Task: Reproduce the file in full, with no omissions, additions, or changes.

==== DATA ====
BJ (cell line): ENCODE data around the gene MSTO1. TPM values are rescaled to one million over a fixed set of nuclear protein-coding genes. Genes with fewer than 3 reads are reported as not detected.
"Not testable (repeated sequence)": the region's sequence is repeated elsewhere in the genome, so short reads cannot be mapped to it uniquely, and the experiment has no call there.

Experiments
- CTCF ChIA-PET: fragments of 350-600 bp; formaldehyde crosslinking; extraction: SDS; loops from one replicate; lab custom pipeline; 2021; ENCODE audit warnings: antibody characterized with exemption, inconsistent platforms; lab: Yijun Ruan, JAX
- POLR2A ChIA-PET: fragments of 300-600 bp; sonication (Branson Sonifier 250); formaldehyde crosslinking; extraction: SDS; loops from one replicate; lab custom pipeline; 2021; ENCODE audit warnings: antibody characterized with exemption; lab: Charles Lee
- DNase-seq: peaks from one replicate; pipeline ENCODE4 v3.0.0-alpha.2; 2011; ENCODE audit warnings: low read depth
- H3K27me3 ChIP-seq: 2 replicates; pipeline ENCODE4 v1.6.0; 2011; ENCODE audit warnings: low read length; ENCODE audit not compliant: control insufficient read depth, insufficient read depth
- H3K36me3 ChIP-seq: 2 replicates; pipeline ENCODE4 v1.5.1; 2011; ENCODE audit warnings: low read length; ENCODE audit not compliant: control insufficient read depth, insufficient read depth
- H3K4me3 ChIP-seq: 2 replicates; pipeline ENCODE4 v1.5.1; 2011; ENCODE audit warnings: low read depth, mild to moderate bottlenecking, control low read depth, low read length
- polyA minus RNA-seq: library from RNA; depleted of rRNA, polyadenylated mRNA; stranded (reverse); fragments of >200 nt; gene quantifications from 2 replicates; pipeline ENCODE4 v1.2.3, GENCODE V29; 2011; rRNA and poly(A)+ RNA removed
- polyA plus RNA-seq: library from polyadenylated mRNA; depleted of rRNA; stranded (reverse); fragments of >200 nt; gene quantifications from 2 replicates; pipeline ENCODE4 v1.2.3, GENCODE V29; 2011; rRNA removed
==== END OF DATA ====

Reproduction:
BJ (cell line): ENCODE data around the gene MSTO1. TPM values are rescaled to one million over a fixed set of nuclear protein-coding genes. Genes with fewer than 3 reads are reported as not detected.
"Not testable (repeated sequence)": the region's sequence is repeated elsewhere in the genome, so short reads cannot be mapped to it uniquely, and the experiment has no call there.

Experiments
- CTCF ChIA-PET: fragments of 350-600 bp; formaldehyde crosslinking; extraction: SDS; loops from one replicate; lab custom pipeline; 2021; ENCODE audit warnings: antibody characterized with exemption, inconsistent platforms; lab: Yijun Ruan, JAX
- POLR2A ChIA-PET: fragments of 300-600 bp; sonication (Branson Sonifier 250); formaldehyde crosslinking; extraction: SDS; loops from one replicate; lab custom pipeline; 2021; ENCODE audit warnings: antibody characterized with exemption; lab: Charles Lee
- DNase-seq: peaks from one replicate; pipeline ENCODE4 v3.0.0-alpha.2; 2011; ENCODE audit warnings: low read depth
- H3K27me3 ChIP-seq: 2 replicates; pipeline ENCODE4 v1.6.0; 2011; ENCODE audit warnings: low read length; ENCODE audit not compliant: control insufficient read depth, insufficient read depth
- H3K36me3 ChIP-seq: 2 replicates; pipeline ENCODE4 v1.5.1; 2011; ENCODE audit warnings: low read length; ENCODE audit not compliant: control insufficient read depth, insufficient read depth
- H3K4me3 ChIP-seq: 2 replicates; pipeline ENCODE4 v1.5.1; 2011; ENCODE audit warnings: low read depth, mild to moderate bottlenecking, control low read depth, low read length
- polyA minus RNA-seq: library from RNA; depleted of rRNA, polyadenylated mRNA; stranded (reverse); fragments of >200 nt; gene quantifications from 2 replicates; pipeline ENCODE4 v1.2.3, GENCODE V29; 2011; rRNA and poly(A)+ RNA removed
- polyA plus RNA-seq: library from polyadenylated mRNA; depleted of rRNA; stranded (reverse); fragments of >200 nt; gene quantifications from 2 replicates; pipeline ENCODE4 v1.2.3, GENCODE V29; 2011; rRNA removed